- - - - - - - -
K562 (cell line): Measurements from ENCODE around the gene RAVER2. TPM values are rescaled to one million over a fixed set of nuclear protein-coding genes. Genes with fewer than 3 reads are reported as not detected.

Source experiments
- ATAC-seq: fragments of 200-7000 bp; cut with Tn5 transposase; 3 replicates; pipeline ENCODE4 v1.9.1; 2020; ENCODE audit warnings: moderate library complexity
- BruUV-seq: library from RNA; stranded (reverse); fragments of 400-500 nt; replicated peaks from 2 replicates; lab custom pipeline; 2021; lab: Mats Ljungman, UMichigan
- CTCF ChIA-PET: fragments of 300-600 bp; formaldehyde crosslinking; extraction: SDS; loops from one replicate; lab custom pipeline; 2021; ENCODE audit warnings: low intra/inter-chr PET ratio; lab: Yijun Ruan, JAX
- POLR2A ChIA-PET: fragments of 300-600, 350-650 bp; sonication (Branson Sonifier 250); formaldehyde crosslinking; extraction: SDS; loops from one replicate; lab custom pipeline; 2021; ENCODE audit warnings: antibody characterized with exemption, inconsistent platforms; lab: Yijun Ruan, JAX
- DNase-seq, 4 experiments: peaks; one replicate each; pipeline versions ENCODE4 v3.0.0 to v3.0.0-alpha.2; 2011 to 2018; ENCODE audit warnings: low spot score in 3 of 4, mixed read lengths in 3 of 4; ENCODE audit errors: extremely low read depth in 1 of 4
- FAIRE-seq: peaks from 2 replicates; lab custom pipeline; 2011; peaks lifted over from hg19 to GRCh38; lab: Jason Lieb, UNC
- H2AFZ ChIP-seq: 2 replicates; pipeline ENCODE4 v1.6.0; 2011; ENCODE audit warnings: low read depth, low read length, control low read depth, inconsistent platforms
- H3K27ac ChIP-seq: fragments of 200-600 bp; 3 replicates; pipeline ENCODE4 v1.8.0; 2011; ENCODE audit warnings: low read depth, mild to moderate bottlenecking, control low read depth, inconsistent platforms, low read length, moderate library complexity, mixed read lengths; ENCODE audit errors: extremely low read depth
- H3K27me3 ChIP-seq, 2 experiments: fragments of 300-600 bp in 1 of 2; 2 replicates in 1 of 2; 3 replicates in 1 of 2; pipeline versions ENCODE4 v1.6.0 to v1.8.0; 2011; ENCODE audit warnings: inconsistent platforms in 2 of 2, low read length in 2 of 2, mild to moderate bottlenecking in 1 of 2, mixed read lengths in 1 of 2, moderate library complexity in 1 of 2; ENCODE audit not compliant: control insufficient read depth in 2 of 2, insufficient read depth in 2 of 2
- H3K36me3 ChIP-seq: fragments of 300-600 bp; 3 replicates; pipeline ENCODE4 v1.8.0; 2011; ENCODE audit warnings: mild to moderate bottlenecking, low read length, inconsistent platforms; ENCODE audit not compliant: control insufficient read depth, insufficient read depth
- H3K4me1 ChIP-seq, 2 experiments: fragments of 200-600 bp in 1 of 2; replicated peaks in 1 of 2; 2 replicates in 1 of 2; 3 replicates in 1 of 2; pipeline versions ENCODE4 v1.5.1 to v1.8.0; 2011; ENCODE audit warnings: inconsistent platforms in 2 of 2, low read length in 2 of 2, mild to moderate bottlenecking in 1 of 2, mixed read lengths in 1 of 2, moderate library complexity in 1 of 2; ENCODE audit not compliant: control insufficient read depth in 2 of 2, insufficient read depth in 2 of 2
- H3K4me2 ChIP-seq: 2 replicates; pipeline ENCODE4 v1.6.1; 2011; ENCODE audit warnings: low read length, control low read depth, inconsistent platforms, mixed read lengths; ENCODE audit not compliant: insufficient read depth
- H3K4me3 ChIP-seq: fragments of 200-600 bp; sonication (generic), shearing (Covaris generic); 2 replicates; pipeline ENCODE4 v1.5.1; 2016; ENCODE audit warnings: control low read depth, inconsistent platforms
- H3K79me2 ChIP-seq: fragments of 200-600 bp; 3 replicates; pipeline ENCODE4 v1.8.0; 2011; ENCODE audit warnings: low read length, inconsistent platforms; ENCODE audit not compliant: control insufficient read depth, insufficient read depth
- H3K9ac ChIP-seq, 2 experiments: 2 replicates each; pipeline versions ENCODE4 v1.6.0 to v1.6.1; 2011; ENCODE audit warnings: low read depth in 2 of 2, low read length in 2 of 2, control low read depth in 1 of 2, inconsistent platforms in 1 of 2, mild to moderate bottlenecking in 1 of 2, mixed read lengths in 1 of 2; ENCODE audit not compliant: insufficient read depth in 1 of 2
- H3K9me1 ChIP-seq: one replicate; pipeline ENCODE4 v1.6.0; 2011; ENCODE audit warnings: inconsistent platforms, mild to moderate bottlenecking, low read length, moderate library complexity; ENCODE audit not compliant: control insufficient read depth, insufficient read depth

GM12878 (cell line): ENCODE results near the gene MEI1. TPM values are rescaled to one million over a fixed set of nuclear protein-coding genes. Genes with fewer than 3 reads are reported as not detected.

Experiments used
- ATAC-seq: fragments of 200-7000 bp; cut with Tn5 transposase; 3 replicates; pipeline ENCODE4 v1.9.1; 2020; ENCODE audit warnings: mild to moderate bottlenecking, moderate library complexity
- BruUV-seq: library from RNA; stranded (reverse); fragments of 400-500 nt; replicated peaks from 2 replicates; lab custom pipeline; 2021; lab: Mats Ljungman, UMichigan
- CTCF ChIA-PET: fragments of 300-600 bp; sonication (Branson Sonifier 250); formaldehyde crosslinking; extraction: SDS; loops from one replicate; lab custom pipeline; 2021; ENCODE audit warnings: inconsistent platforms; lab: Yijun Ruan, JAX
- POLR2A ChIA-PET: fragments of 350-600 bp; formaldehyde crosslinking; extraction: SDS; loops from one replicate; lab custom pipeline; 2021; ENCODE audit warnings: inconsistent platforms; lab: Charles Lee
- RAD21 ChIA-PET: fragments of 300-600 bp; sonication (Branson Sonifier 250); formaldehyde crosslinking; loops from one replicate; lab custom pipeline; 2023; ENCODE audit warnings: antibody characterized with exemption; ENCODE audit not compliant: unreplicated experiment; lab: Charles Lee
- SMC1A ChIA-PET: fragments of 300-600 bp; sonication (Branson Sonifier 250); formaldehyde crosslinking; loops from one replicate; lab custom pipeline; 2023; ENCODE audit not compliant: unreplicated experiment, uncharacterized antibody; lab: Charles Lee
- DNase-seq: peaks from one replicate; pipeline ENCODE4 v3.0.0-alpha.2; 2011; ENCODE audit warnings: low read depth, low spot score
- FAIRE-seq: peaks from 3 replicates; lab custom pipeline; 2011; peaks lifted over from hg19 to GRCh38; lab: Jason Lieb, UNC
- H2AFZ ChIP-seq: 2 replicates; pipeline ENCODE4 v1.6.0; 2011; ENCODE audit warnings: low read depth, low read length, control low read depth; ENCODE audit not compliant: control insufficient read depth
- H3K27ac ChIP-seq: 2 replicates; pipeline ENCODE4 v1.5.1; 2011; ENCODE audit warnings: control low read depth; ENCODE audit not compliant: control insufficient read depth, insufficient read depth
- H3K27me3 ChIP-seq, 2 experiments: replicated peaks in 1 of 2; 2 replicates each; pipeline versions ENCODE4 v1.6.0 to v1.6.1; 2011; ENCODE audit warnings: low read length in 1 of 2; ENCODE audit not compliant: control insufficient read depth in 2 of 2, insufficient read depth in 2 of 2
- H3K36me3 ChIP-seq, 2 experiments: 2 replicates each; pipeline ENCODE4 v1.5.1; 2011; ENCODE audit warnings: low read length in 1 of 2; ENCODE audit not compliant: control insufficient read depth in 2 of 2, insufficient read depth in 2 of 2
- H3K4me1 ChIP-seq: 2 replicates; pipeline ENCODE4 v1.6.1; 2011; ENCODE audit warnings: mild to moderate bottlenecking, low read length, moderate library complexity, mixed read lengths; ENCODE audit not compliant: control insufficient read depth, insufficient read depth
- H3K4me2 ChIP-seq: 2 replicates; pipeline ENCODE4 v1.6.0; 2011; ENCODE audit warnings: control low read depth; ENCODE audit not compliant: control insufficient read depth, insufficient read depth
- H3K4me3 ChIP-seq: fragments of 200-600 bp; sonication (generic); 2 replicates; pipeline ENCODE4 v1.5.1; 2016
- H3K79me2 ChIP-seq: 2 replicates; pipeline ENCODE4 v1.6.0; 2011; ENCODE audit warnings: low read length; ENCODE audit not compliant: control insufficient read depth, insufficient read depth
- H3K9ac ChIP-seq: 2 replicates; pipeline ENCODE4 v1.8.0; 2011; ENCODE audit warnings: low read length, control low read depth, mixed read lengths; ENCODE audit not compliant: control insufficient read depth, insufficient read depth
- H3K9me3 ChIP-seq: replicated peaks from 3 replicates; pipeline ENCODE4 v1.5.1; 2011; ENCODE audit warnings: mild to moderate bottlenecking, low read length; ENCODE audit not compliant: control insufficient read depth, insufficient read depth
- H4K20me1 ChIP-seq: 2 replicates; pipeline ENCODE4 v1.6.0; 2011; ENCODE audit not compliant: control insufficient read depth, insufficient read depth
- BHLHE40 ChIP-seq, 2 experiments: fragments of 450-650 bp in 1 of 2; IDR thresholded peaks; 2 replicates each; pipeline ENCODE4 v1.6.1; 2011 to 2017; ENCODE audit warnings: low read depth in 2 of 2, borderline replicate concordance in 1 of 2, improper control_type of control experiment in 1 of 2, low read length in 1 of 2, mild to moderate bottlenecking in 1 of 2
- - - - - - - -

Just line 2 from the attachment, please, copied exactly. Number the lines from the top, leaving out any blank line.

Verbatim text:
Source experiments